The Question will never tire of sounding like a broken record when it comes to protecting wildlife and most especially the local bear population.
Bears are an iconic and fascinating species and whether they are black, brown or grizzled they are deserving of our respect and continued vigilance.
Bear encounters may be down this year but that is absolutely no reason to rest on our laurels. Last summer saw unnecessary bear deaths in the valley including Jeanie, who had come to ambassador as a perfectly behaved black bear.
Translation: she accepted the presence of humans in her habitat without conflict.
However it was humans and wildlife attractants that got her into trouble. A fed bear is a dead bear or so they say.
All efforts to preserve wildlife in its natural state and keep it well away from our human ways is a benefit to this area and its conscientious conservationism. The habitat improvement project that saw 200 native mountain-ash species planted on Blackcomb Mountain as a future food source for bears – and well out of our way – is a perfect example.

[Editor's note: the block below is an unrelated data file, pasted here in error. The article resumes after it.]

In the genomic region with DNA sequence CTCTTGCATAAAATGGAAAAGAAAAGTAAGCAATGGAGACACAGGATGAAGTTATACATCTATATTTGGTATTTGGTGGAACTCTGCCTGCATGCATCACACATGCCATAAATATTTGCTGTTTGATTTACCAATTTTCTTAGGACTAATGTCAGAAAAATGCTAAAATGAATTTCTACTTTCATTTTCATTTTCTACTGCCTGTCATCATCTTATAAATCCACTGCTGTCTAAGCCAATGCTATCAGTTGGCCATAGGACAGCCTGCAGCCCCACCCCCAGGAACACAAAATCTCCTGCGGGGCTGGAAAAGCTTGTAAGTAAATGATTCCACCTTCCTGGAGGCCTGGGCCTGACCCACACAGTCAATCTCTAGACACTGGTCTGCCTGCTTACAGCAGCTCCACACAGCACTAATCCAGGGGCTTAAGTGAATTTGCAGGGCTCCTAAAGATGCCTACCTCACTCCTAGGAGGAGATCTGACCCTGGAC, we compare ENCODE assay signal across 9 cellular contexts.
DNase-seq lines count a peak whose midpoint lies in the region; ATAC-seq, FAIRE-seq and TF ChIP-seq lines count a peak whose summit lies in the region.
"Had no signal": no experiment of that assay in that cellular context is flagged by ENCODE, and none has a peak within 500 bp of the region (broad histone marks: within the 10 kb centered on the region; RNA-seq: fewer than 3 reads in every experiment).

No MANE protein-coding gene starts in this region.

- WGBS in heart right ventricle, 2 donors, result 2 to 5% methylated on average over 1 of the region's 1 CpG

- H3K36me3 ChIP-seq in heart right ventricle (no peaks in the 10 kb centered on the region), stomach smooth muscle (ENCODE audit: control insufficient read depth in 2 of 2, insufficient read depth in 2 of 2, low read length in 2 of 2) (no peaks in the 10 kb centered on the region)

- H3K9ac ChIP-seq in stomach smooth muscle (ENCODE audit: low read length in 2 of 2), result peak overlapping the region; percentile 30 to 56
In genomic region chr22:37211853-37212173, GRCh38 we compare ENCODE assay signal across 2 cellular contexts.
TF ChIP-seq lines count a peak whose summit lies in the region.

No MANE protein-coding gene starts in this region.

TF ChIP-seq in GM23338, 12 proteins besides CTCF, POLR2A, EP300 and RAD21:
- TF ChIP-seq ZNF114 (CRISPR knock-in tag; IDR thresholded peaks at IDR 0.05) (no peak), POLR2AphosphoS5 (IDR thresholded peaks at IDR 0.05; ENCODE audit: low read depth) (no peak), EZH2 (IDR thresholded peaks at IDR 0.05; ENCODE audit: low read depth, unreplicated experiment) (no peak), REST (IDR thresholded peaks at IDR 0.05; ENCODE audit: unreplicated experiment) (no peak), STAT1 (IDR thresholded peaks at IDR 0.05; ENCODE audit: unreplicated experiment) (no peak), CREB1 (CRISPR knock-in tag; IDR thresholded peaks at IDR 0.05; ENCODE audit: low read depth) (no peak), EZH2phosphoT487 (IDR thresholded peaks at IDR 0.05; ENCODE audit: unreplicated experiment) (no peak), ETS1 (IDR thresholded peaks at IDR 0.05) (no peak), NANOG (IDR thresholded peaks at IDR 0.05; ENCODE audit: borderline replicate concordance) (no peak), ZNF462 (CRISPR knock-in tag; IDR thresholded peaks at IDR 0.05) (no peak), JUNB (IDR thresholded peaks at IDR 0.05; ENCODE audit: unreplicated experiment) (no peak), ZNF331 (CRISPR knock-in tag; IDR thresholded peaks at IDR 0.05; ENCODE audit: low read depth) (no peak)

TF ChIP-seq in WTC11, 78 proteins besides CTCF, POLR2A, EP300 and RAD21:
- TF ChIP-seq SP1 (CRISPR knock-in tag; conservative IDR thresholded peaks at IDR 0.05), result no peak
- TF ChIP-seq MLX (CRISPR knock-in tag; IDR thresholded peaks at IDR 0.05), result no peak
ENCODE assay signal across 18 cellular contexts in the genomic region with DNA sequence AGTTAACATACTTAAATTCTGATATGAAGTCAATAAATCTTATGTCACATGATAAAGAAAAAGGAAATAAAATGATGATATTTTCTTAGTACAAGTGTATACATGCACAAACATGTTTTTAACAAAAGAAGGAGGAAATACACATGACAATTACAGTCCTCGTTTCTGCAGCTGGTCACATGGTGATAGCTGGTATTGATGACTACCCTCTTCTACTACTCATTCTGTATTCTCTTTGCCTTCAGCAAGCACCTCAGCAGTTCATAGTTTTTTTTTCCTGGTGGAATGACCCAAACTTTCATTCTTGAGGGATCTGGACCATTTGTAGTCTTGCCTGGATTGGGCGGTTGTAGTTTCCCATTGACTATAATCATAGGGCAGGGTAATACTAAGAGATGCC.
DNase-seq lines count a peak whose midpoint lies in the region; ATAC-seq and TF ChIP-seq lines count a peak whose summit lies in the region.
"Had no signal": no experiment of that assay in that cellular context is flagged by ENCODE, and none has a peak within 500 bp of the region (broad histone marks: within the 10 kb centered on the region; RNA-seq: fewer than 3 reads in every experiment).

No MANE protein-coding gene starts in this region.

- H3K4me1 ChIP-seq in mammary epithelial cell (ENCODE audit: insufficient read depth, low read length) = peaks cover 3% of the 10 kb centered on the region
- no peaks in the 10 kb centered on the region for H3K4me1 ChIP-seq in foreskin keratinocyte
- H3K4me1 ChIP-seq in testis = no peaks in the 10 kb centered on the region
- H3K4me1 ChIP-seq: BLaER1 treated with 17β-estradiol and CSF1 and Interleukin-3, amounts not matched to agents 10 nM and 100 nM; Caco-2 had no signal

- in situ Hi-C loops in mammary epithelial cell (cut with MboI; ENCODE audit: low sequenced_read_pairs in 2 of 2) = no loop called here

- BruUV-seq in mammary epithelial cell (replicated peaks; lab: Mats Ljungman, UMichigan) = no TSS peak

It is also why we are pleased to hear a new bear smart restaurant program will be launching this year. Kudos to those who have put the effort into taking the next step of managing our presence as the intrusive species all in an effort to prevent more bears from having to be destroyed.
Education and awareness is key.
Residents of this beautiful valley, engulfed in nature may appreciate it more than visitors but that truly is the real area were diligence must be maintained.
There can be no tolerance or encouragement of people going out in their cars and watching bears on the sides of the area highways and roads.
Part of being bear aware is keeping visitors from getting into bear jams. This is not rocket science – it is a traffic hazard and puts our native species at risk all for fast glimpse and the risk of a fine.
Whistler’s Get Bear Smart society, which is involved in the previously mentioned initiatives, is also trying to prevent concierges and the general public from sending tourists up the Callaghan in particular for bear viewing.
We are all much better off, and especially the bears, if everyone would do the right thing and recommend tourists take a bear viewing tour with one of several professional companies in town.
Not only will bears and unknowledgeable tourists be better off but so will the black bears.
We are collectively responsible for surroundings and it takes a village to keep a black bear undead.